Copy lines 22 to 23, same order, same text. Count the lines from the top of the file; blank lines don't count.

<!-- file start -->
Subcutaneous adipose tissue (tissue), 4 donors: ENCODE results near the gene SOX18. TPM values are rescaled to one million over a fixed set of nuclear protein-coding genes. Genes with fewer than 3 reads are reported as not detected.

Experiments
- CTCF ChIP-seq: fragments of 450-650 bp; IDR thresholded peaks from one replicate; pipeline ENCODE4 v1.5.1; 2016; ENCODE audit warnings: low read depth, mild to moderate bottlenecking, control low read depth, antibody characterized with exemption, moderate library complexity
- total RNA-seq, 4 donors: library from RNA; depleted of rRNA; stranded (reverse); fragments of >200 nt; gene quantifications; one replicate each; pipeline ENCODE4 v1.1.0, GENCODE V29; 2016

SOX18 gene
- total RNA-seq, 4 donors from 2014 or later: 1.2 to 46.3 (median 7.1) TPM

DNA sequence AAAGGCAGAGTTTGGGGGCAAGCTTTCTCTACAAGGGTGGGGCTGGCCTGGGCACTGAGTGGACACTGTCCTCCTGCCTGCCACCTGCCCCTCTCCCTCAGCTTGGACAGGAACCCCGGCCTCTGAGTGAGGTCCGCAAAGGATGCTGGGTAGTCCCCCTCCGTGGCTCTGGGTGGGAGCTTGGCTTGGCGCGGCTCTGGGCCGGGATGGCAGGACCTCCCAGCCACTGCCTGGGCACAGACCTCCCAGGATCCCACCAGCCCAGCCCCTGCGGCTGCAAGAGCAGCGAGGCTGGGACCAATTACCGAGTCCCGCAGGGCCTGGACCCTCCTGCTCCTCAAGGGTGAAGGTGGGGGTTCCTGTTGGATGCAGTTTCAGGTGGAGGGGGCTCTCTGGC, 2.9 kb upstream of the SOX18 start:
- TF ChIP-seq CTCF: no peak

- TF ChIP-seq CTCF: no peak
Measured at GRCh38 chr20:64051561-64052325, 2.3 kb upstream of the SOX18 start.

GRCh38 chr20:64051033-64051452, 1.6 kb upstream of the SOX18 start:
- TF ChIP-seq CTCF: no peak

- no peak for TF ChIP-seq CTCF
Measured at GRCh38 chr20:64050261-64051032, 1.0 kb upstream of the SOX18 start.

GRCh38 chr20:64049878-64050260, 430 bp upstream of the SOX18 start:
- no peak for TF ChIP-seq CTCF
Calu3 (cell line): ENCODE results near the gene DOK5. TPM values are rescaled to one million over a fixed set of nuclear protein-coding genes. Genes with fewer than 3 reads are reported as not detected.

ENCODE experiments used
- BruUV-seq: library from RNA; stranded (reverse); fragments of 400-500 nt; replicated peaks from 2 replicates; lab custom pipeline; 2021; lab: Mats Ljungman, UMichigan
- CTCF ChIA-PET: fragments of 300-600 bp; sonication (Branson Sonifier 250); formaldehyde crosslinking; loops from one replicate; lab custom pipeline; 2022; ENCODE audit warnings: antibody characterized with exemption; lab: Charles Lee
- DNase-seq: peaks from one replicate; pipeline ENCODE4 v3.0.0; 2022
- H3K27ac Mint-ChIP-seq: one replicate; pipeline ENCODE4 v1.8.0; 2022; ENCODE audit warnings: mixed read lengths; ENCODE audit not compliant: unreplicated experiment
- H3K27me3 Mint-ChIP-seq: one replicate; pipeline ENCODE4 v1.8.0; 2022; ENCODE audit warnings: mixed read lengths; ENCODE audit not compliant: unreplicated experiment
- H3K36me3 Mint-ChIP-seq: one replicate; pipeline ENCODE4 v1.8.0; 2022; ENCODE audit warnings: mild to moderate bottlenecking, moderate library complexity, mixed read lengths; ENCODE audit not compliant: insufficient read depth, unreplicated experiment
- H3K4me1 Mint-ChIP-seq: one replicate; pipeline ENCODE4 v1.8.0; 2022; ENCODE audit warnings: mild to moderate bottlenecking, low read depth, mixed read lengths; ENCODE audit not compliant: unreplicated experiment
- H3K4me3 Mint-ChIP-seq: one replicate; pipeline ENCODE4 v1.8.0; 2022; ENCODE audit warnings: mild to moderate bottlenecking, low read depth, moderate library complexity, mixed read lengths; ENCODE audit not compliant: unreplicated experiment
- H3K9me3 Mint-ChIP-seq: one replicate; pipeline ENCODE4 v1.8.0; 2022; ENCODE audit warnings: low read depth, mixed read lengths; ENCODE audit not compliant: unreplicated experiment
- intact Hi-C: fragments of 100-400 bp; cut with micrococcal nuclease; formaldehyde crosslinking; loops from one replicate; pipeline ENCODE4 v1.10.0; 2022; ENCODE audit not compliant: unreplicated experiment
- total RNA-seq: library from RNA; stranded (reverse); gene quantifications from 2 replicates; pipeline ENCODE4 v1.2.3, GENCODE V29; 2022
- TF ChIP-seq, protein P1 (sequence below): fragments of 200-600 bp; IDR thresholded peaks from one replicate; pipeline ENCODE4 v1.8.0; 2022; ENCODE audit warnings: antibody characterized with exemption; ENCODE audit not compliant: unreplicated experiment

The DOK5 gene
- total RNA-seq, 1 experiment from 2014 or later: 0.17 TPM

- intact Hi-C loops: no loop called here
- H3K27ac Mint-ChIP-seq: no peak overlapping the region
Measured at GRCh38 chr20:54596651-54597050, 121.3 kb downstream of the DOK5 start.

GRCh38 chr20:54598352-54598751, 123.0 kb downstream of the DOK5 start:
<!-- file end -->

- H3K27ac Mint-ChIP-seq: one replicate; pipeline ENCODE4 v1.8.0; 2022; ENCODE audit warnings: mixed read lengths; ENCODE audit not compliant: unreplicated experiment
- H3K27me3 Mint-ChIP-seq: one replicate; pipeline ENCODE4 v1.8.0; 2022; ENCODE audit warnings: mixed read lengths; ENCODE audit not compliant: unreplicated experiment